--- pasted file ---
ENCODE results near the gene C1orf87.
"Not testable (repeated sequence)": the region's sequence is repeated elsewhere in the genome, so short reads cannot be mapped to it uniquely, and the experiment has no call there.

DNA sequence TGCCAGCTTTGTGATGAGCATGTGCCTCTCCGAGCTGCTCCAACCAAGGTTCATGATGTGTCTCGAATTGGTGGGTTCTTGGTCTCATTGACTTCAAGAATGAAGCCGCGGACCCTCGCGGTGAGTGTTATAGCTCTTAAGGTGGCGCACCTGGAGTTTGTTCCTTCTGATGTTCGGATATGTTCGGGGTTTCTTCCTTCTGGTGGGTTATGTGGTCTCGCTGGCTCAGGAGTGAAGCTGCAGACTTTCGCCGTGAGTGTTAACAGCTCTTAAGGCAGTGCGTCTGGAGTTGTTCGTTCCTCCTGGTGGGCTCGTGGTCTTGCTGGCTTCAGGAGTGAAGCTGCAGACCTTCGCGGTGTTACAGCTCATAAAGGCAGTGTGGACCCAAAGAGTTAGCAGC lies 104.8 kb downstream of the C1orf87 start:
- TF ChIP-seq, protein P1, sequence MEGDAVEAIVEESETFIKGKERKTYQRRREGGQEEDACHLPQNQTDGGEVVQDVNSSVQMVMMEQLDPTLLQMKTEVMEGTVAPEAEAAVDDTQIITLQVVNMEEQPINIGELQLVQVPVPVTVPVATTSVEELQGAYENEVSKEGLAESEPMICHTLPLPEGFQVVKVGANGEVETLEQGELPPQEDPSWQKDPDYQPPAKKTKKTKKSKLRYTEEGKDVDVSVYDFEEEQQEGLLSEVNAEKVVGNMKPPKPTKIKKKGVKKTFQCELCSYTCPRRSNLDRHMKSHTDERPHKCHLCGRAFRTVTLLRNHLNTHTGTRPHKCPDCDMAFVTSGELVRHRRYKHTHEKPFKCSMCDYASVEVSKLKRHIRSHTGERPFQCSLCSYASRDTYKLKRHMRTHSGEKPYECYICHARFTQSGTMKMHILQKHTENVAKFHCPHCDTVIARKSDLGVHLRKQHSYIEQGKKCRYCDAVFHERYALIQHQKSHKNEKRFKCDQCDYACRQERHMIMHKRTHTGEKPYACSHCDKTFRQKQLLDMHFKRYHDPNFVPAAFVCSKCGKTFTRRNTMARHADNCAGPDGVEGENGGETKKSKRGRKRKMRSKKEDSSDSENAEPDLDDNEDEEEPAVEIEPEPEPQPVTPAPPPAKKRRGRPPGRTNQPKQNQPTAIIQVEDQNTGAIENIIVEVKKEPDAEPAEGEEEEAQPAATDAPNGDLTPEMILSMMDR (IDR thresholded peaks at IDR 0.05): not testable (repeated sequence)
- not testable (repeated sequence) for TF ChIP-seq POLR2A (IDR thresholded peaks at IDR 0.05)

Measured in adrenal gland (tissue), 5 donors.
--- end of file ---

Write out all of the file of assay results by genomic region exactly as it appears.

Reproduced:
ENCODE results near the gene C1orf87.
"Not testable (repeated sequence)": the region's sequence is repeated elsewhere in the genome, so short reads cannot be mapped to it uniquely, and the experiment has no call there.

DNA sequence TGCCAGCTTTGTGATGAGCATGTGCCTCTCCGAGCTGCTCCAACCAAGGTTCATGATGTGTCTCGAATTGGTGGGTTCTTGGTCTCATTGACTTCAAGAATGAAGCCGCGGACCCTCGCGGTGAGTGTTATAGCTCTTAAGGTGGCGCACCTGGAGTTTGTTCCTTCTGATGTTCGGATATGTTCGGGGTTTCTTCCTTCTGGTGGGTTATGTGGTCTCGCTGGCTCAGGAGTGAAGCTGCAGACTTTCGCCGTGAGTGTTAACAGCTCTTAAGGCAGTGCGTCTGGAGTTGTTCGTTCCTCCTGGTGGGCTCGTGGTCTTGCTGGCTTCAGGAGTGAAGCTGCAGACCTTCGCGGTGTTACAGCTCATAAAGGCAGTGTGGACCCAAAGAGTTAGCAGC lies 104.8 kb downstream of the C1orf87 start:
- TF ChIP-seq, protein P1, sequence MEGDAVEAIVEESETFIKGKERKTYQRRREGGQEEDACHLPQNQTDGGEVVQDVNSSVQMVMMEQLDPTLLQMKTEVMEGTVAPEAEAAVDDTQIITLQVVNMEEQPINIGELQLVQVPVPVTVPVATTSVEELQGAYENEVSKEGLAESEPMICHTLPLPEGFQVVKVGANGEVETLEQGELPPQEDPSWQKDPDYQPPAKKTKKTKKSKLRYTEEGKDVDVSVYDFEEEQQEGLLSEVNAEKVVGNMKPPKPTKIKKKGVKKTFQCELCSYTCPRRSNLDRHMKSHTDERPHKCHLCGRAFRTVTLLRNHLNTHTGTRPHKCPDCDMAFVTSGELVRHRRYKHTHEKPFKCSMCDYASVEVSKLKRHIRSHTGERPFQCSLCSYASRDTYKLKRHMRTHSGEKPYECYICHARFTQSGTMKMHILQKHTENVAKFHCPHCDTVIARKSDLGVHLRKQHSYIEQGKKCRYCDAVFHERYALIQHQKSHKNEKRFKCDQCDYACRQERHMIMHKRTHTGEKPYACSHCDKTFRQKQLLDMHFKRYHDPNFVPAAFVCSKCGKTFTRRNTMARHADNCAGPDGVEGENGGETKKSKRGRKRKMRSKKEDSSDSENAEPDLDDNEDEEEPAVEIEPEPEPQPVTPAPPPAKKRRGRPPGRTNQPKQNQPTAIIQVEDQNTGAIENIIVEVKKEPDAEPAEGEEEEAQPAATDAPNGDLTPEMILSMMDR (IDR thresholded peaks at IDR 0.05): not testable (repeated sequence)
- not testable (repeated sequence) for TF ChIP-seq POLR2A (IDR thresholded peaks at IDR 0.05)

Measured in adrenal gland (tissue), 5 donors.